In January – our new Holocaust exhibition travelled to Yavneh College in Borehamwood (Hertfordshire) for a week long visit running up to Holocaust Memorial Day.
Among the activities we supplied the school with as an accompaniment to the exhibition included a workshop entitled ‘Discovering Hidden History’.
Focusing on a part of the exhibition that talks about Jewish partisans – we asked the students to find the section on ‘Anna Machiz’ and we gave them the following information:
Anna Machiz’s nephew, Leonid Tsyrinskiy was born on 16th May 1941 in Rudensk, a village south of Minsk (the capital of Belarus) – a month before the Nazi invasion of the Soviet Union. He was 4 by the time the war ended. Anna’s writings were locked away by the Soviet Government because it was considered anti-Soviet to highlight a Jewish suffering. Better to say that all Soviet citizens suffered together during the ‘Great Patriotic War’. Leonid wrote a book and included the writings of his aunt Anna Machiz. Only 200 copies of that book were ever printed in the Russian language. One of those copies was handed to Debra Brunner in 2017, the founder and CEO of The Together Plan Charity. Under the care of The Together Plan the book has been translated into English and will be published in 2023. The students were told that they are among the first people to learn this hidden history and that the world is yet to discover it.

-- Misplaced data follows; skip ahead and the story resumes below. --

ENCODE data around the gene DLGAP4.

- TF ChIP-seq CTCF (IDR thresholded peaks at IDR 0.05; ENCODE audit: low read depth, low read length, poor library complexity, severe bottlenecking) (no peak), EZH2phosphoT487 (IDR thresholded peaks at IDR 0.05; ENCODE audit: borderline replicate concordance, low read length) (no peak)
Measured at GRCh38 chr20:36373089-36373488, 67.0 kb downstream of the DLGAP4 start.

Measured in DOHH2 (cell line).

We then asked the teachers to put some questions to the students:
- Was Anna a good leader?
- Did Anna have ‘power’ even though she was a prisoner in a ghetto?
- Did Anna have ‘power’ as a partisan?
- Did Anna use her ‘power’ for good?
- What leadership qualities did Anna have?
- Was Anna a changemaker?
- Should we know this history and if yes why?
- How can you be a changemaker in your daily lives?
The teachers invited the students to write a letter to Leonid, who is still alive and living in Minsk. The letters, and there were hundreds of them, were compiled into a book which was decorated and handed to Debra Brunner, who sent the book on to Belarus.
The book has now been presented to Leonid Tsyrinskiy. The presentation not only came as a total surprise to him, it was a deeply emotional and moving moment. That hundreds of children in the UK now knew about the bravery and heroic deeds of his beloved aunt was nothing short of miraculous and that they had taken the time to write and that their teachers had collated them into a book for him, was deeply moving. Leonid, now 81 years old, never believed anyone would ever learn about Anna Machiz, or that people would learn about the atrocities of the Minsk Ghetto.
In participating in the activity – every student at Yavneh College became a changemaker, taking steps to positively and collaboratively impact the life of someone they have never met.
Anna Machiz, during her darkest days in the Minsk Ghetto and in the Naliboki forest as a partisan, could not imagine that her bravery and actions would one day positively impact hundreds of children in a school in north London and will continue to reach more children as the ‘Making History Together’ Programme and exhibition grows. How much strength she would have drawn from that knowledge. Her story is not forgotten.
For more information about the Making History Together programme, click here.
For more information about the Making History Together travelling exhibition and submit an enquiry, click here.
The book ‘Anna Machiz – Testimonies of Tragedy and Resistance in the Minsk Ghetto 1941-1943’ which is being translated by The Together Plan, will be published later this year.